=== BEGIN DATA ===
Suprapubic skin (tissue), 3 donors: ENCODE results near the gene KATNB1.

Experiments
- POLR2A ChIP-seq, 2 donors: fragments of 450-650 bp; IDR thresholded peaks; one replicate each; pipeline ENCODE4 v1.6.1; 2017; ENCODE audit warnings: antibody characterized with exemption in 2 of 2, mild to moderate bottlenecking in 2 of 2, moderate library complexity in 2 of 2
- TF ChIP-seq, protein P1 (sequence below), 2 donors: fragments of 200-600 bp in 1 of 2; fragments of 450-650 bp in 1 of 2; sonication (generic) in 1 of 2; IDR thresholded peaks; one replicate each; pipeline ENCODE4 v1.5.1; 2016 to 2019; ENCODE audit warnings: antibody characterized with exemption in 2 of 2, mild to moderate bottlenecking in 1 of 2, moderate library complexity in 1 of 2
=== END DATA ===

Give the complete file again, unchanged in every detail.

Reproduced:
Suprapubic skin (tissue), 3 donors: ENCODE results near the gene KATNB1.

Experiments
- POLR2A ChIP-seq, 2 donors: fragments of 450-650 bp; IDR thresholded peaks; one replicate each; pipeline ENCODE4 v1.6.1; 2017; ENCODE audit warnings: antibody characterized with exemption in 2 of 2, mild to moderate bottlenecking in 2 of 2, moderate library complexity in 2 of 2
- TF ChIP-seq, protein P1 (sequence below), 2 donors: fragments of 200-600 bp in 1 of 2; fragments of 450-650 bp in 1 of 2; sonication (generic) in 1 of 2; IDR thresholded peaks; one replicate each; pipeline ENCODE4 v1.5.1; 2016 to 2019; ENCODE audit warnings: antibody characterized with exemption in 2 of 2, mild to moderate bottlenecking in 1 of 2, moderate library complexity in 1 of 2